The term “common enemy” originates from the idea that surface water is the common enemy of every property owner. Union v. Durkes, 38 N.J.L. 21, 22 (1875). The common enemy doctrine embraces the idea that because water is a common enemy, surface water may diverted at the land owner’s discretion, though the diversion may injure an adjacent land owner. Miller v. Letzerich, 121 Tex. 248, 258, 49 S.W.2d 404, 409 (1932). Black’s Law Dictionary defines the common-enemy doctrine as the rule that a landowner may repel surface waters as necessary (as during a flood), without liability for the consequences to other landowners. Common-Enemy Doctrine, Black’s Law Dictionary (10th ed. 2014).
Many states subscribe to the common enemy doctrine; however, some states, like Texas, have modified the doctrine by holding landowners responsible for damage to neighboring property due to diversion of surface water. Section 11.086 of the Texas Water Code provides that:
(a) No person may divert or impound the natural flow of surface waters in this state, or permit a diversion or impounding by him to continue, in a manner that damages the property of another by the overflow of the water diverted or impounded.
(b) A person whose property is injured by an overflow of water caused by an unlawful diversion or impounding has remedies at law and in equity and may recover damages occasioned by the overflow.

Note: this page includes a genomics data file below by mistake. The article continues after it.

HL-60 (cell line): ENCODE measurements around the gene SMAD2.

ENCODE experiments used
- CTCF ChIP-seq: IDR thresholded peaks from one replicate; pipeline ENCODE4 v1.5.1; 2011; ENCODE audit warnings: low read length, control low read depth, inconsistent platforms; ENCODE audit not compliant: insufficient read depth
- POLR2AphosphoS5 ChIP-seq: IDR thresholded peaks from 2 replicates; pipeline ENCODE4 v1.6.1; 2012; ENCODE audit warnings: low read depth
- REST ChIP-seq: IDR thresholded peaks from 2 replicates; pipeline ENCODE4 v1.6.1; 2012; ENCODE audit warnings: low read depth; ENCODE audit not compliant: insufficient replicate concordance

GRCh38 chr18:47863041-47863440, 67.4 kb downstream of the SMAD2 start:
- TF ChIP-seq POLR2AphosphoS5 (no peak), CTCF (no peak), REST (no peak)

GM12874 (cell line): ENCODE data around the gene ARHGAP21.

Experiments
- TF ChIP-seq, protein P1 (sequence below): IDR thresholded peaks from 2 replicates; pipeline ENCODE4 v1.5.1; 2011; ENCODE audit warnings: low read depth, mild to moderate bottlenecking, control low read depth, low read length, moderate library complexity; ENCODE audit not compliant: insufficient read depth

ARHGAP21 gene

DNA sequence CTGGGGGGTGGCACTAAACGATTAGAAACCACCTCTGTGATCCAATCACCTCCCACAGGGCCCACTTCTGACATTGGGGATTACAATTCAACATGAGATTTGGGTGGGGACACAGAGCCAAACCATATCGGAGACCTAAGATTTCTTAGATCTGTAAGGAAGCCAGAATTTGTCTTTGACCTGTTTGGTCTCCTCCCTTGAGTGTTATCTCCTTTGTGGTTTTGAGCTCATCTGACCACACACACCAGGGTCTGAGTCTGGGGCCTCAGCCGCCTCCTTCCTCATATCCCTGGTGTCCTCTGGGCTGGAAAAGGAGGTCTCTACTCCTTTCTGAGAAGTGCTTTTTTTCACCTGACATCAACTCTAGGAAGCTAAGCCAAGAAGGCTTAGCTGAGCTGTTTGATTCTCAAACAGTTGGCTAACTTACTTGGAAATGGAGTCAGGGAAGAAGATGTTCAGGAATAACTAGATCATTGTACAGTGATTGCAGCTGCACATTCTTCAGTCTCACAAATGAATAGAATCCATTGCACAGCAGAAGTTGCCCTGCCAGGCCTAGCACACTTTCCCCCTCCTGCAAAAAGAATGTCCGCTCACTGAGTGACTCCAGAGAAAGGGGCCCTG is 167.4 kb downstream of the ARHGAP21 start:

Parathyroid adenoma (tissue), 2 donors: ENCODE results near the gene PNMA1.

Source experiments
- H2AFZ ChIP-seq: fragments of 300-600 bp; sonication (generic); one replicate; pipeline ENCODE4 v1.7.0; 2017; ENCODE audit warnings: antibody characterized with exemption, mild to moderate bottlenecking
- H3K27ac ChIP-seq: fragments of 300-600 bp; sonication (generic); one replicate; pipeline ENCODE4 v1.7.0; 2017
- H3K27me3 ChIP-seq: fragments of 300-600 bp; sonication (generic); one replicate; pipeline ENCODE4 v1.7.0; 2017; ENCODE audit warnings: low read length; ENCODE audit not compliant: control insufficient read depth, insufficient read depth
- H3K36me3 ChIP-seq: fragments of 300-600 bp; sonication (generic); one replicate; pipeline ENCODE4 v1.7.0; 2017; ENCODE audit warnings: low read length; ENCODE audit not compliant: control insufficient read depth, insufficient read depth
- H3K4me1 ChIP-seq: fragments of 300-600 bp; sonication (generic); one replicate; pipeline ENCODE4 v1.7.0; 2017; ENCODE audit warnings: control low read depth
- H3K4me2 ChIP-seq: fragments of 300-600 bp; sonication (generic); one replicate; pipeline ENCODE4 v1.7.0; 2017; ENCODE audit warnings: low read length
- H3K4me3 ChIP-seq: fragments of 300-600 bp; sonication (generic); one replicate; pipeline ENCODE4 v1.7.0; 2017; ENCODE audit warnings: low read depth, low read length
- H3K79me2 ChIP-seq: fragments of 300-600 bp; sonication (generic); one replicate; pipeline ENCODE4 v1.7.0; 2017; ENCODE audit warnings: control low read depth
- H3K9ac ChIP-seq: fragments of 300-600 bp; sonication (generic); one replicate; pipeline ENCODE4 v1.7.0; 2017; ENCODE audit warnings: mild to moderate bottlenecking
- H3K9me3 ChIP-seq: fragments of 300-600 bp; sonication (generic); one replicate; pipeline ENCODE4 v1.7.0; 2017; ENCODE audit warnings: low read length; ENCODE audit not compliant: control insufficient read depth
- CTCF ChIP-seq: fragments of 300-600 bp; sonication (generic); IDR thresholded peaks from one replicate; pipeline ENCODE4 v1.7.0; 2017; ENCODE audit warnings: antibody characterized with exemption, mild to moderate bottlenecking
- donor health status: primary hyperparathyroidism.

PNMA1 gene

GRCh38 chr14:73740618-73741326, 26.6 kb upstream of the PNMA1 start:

Tex. Water Code Ann. § 11.086 (West 2017).
Surface water is water, such as rainfall runoff, that collects and flows on the ground but does not form a watercourse. Diffused surface water, Black’s Law Dictionary (10th ed. 2014). Rainwaters that do not fully saturate into the soil or naturally flow downstream will gather on the ground and cause flooding. To minimize property damage, landowners will generally repel flood waters from their property causing the waters to naturally flow downward. Unfortunately, the diversion of flood waters often causes damage to other lower property. Under the common-enemy doctrine, the upper landowner may do what is necessary to remove the surface waters or flood waters retained on their property, even if it subsequently causes flood damage to the lower neighbor’s property. The common-enemy doctrine also provides that a lower landowner may not cause or prevent such surface waters from its natural flow downstream.
In the event of a natural disaster, such as a hurricane, water is the common enemy and under the common-enemy doctrine, a lower landlord is without remedy. Note that states that apply the modern rule protect lower landowners by providing a remedy for damages caused by the diversion of surface waters from a neighbor. However, Texas law does not prevent landowners from diverting flood waters off their property, rather it allows the diversion so long as it is reasonable and does not cause damage or continues to cause damage to neighboring landowners.
Laws in Texas concerning surface water diversion in both normal and disaster conditions can be complex. Before diverting water, it is recommended that a property owner consult a competent real estate attorney to analyze the relevant facts.
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